← Go Back

Sometime between the First Age of Middle Earth and 2001, a Hobbit named Frodo, a wizard named Gandalf, and a bunch of other characters headed off on a quest to find the “One Ring that Ruled them All.”

Thankfully, project management isn’t quite as daunting as Lord of the Rings. For example, there are no mountains of doom to climb, and the landscape is pretty much orc-free. But there is an equivalent in the project management universe known as expectation management, because it’s the “One Goal that Rules them All.”Managing Project Expectations

Indeed, as experienced project managers know and emerging project managers will quickly find out, meeting deadlines, staying within budget, and fulfilling business requirements are all important – yet it sometimes isn’t enough! If sponsors and other stakeholders don’t have the right mindset – that is, if their expectations aren’t accurate and aligned with what the project is doing and delivering – then there’s going to be a disconnect. And when that happens, it’s easy to understand why many project managers wish they had a ring that would make them invisible.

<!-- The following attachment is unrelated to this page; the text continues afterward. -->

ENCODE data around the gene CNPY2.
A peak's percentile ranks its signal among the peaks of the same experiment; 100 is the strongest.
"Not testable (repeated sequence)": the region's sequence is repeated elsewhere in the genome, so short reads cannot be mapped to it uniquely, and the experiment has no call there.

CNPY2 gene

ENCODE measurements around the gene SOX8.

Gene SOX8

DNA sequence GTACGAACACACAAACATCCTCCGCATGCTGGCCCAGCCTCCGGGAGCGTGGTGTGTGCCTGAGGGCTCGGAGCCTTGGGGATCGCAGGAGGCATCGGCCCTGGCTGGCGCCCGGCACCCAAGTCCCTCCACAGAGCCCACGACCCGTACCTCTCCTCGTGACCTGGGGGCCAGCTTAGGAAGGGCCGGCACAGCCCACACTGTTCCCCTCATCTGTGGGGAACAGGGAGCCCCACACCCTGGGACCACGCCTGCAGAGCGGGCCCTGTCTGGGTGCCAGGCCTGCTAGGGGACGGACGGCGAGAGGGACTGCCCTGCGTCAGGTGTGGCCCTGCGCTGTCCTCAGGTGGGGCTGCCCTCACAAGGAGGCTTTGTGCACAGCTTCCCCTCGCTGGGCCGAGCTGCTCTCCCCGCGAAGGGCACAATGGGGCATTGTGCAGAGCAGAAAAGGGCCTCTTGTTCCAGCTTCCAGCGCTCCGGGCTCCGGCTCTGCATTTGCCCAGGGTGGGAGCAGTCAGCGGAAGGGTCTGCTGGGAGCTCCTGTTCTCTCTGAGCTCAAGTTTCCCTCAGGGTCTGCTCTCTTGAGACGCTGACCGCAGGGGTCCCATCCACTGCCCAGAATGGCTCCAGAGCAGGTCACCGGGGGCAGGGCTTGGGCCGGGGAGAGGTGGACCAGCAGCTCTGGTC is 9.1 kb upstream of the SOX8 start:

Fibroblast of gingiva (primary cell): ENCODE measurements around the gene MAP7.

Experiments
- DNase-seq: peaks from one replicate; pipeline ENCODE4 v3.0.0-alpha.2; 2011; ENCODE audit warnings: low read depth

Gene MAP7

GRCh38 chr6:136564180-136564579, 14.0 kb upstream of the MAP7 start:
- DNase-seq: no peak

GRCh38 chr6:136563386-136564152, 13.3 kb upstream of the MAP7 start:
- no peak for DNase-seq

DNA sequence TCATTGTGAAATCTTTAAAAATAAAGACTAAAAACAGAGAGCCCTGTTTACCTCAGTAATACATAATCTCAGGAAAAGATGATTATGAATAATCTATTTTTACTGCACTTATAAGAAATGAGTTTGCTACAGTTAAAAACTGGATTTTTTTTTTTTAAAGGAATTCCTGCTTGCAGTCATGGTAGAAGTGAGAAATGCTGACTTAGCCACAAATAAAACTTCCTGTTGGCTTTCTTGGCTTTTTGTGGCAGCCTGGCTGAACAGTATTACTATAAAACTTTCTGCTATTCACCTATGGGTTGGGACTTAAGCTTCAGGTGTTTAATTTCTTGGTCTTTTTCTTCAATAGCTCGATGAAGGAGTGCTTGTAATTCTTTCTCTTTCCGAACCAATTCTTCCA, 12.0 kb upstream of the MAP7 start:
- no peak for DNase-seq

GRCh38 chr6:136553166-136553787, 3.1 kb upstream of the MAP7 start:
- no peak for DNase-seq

Fortunately, managing expectations on projects isn’t nearly as perilous as saving the world from evil Dark Lords. Here are 5 practical tips that will help guide your projects towards triumphant, Oscar-worthy conclusions:

1. Confirm Everything

Project management assumptions are probably responsible for more expectation management troubles than anything else – especially when it comes to who’s supposed to be doing what, when, how, where, and sometimes even why. Avoid these misunderstandings by confirming all commitments. Yes, it’s a bit of extra work. But it’s much easier and far simpler to send out a quick meeting or conversation recap, than it is to try and reframe expectations down the road. Sometimes, it simply can’t be done.

2. Communicate in Context